While translational research can happen at any stage of the research process, a recent investigation of behavioral and social science research awards granted by the NIH between 2008 and 2014 revealed that applied science yielded a higher volume of translational research publications than basic science, according to a study published May 9, 2018 in the open-access journal PLOS ONE by Xueying Han from the Science and Technology Policy Institute, USA, and colleagues.
Prominent academics, including Salk's Thomas Albright, call for more science in forensic science
Six scientists who recently served on the National Commission on Forensic Science are calling on the scientific community at large to advocate for increased research and financial support of forensic science as well as the introduction of empirical testing requirements to ensure the validity of outcomes.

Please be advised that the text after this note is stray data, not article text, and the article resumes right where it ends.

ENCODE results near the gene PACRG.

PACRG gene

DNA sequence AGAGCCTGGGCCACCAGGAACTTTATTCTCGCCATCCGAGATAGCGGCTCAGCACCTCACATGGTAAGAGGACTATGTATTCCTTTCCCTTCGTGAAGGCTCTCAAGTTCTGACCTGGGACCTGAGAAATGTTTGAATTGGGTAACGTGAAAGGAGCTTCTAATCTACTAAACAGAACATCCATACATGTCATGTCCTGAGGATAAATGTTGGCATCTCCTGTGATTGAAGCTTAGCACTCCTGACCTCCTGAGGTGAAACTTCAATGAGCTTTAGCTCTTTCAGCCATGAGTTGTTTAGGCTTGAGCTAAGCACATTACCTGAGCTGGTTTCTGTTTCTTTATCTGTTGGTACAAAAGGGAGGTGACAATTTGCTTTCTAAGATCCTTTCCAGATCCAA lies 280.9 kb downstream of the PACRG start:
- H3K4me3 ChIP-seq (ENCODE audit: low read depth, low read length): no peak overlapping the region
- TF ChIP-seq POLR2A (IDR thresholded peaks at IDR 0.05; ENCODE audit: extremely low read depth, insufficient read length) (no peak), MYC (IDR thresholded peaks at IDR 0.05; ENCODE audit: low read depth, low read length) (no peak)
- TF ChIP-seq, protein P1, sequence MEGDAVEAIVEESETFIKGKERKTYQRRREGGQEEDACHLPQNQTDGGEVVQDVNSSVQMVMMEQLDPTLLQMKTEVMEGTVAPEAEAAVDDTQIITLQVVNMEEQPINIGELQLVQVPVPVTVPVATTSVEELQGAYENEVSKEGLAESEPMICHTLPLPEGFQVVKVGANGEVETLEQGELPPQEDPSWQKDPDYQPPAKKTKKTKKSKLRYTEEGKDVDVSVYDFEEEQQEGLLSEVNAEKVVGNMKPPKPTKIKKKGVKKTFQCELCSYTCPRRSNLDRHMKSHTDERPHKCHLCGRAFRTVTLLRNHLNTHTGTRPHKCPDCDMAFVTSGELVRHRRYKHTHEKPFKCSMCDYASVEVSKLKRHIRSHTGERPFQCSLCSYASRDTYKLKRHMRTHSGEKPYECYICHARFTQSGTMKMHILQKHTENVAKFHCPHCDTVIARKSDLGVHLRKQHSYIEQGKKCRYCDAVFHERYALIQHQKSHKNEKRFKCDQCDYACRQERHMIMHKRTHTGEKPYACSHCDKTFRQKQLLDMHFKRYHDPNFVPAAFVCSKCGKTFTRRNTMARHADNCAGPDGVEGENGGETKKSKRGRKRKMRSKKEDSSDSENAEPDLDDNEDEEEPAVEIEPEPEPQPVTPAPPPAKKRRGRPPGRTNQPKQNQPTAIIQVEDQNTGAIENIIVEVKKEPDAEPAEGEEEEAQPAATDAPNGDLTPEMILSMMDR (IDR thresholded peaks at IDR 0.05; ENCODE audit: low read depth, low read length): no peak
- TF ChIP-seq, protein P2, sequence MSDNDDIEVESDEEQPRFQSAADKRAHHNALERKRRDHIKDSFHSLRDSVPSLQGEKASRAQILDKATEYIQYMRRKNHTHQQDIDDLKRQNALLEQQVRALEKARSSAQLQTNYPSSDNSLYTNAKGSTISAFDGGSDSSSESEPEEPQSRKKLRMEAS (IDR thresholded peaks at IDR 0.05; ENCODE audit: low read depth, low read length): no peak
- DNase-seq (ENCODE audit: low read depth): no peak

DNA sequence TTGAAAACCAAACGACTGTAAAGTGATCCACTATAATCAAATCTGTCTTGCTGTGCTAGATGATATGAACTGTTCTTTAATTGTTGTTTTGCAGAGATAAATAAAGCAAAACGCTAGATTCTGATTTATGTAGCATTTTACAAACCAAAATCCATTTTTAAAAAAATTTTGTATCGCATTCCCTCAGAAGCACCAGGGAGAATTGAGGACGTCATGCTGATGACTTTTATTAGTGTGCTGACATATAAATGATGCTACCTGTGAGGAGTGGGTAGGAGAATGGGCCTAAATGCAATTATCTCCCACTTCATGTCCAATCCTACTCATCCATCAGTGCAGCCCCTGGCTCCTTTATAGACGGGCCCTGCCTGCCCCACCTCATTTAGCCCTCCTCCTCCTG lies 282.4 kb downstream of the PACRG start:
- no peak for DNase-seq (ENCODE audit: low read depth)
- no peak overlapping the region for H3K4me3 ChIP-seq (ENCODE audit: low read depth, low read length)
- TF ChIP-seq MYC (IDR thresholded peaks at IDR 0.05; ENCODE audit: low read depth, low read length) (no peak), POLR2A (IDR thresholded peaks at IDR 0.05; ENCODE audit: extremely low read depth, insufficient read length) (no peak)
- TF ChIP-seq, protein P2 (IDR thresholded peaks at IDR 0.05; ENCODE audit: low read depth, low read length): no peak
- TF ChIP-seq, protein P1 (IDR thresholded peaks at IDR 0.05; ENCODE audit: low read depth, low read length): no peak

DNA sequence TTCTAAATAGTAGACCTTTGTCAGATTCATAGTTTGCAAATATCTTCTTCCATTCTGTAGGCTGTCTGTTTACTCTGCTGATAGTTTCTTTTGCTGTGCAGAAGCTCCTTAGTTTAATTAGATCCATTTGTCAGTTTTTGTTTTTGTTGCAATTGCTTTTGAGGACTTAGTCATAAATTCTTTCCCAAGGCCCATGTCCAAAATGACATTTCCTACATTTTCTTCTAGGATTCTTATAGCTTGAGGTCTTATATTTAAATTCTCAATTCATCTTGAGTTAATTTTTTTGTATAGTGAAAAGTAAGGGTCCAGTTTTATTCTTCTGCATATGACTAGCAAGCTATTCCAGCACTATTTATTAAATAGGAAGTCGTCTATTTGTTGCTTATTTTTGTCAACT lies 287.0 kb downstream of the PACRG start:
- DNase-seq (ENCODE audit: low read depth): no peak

World Science Forum 2017 Jordan issues Science for Peace Declaration
On behalf of the coordinating organizations responsible for delivering the World Science Forum Jordan, the concluding Science for Peace Declaration issued at the Dead Sea represents a global call for action to science and society to build a future that promises greater equality, security and opportunity for all, and in which science plays an increasingly prominent role as an enabler of fair and sustainable development.
PETA science group promotes animal-free science at society of toxicology conference
The PETA International Science Consortium Ltd. is presenting two posters on animal-free methods for testing inhalation toxicity at the 56th annual Society of Toxicology (SOT) meeting March 12 to 16, 2017, in Baltimore, Maryland.
Citizen Science in the Digital Age: Rhetoric, Science and Public Engagement
James Wynn's timely investigation highlights scientific studies grounded in publicly gathered data and probes the rhetoric these studies employ.